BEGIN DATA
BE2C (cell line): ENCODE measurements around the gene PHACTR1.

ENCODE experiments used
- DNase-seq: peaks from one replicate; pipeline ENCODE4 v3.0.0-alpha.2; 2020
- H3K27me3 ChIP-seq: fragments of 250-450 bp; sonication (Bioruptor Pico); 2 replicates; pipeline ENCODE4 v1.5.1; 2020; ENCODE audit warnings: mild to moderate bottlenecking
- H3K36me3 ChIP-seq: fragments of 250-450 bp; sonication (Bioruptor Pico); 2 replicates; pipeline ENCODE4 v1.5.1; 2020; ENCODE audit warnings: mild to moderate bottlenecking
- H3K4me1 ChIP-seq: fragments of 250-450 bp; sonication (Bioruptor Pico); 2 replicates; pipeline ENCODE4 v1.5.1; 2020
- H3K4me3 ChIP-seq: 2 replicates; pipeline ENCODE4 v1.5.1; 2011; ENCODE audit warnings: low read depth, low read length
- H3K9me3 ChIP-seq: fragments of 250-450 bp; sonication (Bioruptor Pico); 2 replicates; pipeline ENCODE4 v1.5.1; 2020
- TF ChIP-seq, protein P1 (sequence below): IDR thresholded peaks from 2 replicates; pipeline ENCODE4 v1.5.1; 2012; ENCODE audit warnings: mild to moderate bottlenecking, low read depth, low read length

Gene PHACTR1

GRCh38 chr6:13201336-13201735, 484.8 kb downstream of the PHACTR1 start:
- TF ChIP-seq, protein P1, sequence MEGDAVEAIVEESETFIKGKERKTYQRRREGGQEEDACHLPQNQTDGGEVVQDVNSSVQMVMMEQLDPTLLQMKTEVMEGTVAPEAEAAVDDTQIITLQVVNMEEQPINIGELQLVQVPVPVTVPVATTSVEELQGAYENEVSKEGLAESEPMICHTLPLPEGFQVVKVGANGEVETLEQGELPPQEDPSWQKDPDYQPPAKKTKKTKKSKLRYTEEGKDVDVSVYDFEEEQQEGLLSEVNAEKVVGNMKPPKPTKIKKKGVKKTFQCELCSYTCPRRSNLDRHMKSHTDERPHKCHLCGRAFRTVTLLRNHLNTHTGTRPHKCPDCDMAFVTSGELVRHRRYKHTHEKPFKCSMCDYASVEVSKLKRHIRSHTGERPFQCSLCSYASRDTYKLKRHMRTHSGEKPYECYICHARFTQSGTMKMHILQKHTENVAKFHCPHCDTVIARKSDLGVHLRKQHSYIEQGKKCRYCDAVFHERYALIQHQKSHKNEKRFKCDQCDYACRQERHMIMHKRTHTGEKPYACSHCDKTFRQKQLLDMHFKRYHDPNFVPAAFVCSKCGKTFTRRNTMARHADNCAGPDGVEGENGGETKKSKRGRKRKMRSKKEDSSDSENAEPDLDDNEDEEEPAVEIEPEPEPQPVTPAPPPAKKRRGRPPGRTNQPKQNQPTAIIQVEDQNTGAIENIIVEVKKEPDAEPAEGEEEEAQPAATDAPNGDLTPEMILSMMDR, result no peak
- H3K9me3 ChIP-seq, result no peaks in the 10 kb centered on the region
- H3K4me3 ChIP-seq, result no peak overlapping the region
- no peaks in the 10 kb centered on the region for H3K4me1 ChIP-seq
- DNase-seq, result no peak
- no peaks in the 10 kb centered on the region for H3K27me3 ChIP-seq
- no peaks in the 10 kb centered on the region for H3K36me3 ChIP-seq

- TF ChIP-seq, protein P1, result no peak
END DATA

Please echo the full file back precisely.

BE2C (cell line): ENCODE measurements around the gene PHACTR1.

ENCODE experiments used
- DNase-seq: peaks from one replicate; pipeline ENCODE4 v3.0.0-alpha.2; 2020
- H3K27me3 ChIP-seq: fragments of 250-450 bp; sonication (Bioruptor Pico); 2 replicates; pipeline ENCODE4 v1.5.1; 2020; ENCODE audit warnings: mild to moderate bottlenecking
- H3K36me3 ChIP-seq: fragments of 250-450 bp; sonication (Bioruptor Pico); 2 replicates; pipeline ENCODE4 v1.5.1; 2020; ENCODE audit warnings: mild to moderate bottlenecking
- H3K4me1 ChIP-seq: fragments of 250-450 bp; sonication (Bioruptor Pico); 2 replicates; pipeline ENCODE4 v1.5.1; 2020
- H3K4me3 ChIP-seq: 2 replicates; pipeline ENCODE4 v1.5.1; 2011; ENCODE audit warnings: low read depth, low read length
- H3K9me3 ChIP-seq: fragments of 250-450 bp; sonication (Bioruptor Pico); 2 replicates; pipeline ENCODE4 v1.5.1; 2020
- TF ChIP-seq, protein P1 (sequence below): IDR thresholded peaks from 2 replicates; pipeline ENCODE4 v1.5.1; 2012; ENCODE audit warnings: mild to moderate bottlenecking, low read depth, low read length

Gene PHACTR1

GRCh38 chr6:13201336-13201735, 484.8 kb downstream of the PHACTR1 start:
- TF ChIP-seq, protein P1, sequence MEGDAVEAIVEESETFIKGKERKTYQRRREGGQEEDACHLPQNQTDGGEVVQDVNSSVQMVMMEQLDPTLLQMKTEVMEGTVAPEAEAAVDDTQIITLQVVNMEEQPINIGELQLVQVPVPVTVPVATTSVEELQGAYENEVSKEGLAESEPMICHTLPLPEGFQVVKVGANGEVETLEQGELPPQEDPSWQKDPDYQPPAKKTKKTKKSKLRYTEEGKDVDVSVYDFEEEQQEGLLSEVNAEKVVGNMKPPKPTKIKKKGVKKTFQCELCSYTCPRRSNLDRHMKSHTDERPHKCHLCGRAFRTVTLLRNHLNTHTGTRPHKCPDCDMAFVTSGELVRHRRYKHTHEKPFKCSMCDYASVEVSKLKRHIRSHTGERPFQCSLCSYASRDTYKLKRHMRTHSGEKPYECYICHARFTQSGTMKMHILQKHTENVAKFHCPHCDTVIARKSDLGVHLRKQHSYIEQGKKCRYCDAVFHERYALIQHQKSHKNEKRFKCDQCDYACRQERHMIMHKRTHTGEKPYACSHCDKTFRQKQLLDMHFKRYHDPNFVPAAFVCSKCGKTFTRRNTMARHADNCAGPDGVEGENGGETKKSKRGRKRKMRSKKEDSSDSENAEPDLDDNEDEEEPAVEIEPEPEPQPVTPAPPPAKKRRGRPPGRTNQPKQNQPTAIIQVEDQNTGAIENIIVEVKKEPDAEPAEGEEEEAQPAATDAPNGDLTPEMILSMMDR, result no peak
- H3K9me3 ChIP-seq, result no peaks in the 10 kb centered on the region
- H3K4me3 ChIP-seq, result no peak overlapping the region
- no peaks in the 10 kb centered on the region for H3K4me1 ChIP-seq
- DNase-seq, result no peak
- no peaks in the 10 kb centered on the region for H3K27me3 ChIP-seq
- no peaks in the 10 kb centered on the region for H3K36me3 ChIP-seq

- TF ChIP-seq, protein P1, result no peak